Twenty-five years after her death, Tejano singer Selena Quintanilla-Perez enjoys rare staying power among generations of fans who love her music, fashion and performances. A new hit Netflix series about her rise to stardom builds on that legacy. Selena grew up singing Tejano music with her family band, Selena y Los Dinos, and was a platinum-selling artist when she was murdered in 1995 at the age of 23. Today, Selena’s level of fame, influence and commercial success is still rare for other American-born Latinas in music and entertainment to achieve. We discuss why Selena remains so relevant and her evolving role as a Mexican-American icon.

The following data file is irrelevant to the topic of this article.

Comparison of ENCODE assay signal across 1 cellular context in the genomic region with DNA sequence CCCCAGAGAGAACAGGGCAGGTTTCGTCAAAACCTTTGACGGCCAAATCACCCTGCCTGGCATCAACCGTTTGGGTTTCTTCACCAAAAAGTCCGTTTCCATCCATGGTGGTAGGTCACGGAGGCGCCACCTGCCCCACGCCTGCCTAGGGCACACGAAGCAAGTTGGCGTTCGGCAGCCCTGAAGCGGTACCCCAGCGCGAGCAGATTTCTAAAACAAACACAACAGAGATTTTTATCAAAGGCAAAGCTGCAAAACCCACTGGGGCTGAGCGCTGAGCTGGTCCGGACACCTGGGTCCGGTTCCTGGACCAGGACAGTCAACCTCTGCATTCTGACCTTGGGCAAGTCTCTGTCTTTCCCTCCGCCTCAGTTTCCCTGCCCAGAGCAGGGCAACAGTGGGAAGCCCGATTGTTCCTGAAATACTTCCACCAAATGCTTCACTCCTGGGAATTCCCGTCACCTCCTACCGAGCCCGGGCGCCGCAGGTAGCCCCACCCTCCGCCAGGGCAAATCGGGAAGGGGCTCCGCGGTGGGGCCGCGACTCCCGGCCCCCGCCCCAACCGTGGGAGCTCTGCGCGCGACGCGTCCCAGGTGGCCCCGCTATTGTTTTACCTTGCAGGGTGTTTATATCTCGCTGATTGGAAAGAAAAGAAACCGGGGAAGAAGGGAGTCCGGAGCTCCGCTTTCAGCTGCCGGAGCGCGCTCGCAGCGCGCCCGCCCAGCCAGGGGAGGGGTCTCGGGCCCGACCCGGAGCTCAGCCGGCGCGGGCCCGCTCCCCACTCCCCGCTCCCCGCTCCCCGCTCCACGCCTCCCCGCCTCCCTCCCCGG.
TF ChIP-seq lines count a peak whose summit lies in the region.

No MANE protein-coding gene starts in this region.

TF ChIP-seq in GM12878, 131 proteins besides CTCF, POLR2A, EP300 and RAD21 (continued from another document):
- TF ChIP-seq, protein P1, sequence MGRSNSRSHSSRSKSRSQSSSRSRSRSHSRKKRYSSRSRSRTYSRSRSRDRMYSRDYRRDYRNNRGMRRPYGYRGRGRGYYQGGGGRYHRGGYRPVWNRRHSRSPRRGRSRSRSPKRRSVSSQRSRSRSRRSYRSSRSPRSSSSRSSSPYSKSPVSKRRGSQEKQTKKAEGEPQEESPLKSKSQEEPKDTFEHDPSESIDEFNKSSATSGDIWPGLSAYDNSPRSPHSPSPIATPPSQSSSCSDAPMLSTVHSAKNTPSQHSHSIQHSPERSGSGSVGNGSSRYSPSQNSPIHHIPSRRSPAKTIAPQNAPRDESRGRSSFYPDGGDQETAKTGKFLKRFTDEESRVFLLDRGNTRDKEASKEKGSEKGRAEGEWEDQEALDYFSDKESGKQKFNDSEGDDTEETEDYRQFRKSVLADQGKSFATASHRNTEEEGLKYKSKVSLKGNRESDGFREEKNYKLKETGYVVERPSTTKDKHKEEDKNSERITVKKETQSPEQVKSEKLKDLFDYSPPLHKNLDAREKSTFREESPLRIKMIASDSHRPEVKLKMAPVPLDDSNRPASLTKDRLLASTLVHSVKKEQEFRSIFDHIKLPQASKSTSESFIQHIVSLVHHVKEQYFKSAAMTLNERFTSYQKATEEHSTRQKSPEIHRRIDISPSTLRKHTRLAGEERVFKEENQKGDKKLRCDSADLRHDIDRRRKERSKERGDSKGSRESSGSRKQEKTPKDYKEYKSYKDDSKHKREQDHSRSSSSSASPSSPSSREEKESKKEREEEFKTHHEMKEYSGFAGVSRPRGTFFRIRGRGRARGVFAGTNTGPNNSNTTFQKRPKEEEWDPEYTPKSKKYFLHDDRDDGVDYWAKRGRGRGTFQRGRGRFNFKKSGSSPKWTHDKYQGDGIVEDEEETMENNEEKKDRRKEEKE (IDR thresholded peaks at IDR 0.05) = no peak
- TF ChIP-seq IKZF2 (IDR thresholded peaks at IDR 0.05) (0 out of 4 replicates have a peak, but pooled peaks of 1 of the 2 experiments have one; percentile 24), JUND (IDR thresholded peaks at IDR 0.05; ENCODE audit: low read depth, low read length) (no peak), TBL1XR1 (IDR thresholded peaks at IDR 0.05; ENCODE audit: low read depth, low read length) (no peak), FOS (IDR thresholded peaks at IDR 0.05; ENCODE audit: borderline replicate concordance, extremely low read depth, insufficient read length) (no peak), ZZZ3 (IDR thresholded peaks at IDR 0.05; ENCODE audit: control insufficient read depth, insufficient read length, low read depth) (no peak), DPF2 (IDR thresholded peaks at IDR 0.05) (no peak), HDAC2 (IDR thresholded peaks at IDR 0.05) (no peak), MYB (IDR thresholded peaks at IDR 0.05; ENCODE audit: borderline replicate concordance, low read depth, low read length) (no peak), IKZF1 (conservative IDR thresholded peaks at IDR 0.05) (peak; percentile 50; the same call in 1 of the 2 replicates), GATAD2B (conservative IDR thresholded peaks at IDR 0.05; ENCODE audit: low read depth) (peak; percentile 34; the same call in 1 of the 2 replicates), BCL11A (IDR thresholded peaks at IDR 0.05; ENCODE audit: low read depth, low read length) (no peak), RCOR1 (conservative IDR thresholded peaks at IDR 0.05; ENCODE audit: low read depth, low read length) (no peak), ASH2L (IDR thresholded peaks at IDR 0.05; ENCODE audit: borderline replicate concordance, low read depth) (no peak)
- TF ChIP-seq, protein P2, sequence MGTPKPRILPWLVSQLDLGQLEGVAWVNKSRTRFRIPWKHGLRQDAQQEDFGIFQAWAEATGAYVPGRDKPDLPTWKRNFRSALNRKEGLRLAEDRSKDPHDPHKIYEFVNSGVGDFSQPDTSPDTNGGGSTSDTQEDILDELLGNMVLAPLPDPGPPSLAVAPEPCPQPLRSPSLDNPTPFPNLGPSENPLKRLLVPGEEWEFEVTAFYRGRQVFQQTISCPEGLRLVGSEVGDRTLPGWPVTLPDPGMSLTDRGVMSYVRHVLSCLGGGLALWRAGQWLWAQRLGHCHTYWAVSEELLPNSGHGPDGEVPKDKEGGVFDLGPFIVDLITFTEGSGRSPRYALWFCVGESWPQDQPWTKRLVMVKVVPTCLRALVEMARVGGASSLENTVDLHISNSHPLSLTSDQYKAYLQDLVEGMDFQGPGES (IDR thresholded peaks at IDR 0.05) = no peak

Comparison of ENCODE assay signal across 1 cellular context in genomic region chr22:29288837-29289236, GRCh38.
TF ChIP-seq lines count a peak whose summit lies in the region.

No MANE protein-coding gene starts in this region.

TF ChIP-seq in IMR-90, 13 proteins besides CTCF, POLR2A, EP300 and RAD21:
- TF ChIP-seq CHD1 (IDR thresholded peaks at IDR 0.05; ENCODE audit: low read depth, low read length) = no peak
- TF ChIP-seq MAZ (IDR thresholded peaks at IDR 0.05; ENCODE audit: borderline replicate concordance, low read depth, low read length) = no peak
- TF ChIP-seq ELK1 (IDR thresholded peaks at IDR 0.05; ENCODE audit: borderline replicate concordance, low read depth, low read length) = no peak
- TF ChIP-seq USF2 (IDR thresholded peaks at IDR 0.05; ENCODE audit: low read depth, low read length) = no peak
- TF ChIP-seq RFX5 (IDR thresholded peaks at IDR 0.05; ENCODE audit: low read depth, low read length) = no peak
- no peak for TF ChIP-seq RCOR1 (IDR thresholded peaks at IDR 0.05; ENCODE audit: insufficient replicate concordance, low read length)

Why Singer Selena’s Star Still Shines Bright 25 Years After Her Death
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Maria Garcia, creator and host of the forthcoming "Anything for Selena" podcast and senior editor of arts and culture at WBUR in Boston
Deborah R. Vargas, associate professor of Chicana/Latina feminism and U.S.-Mexico borderlands culture at Rutgers University and author of "Dissonant Divas in Chicana Music: The Limits of La Onda"
Suzy Exposito, music reporter, Los Angeles Times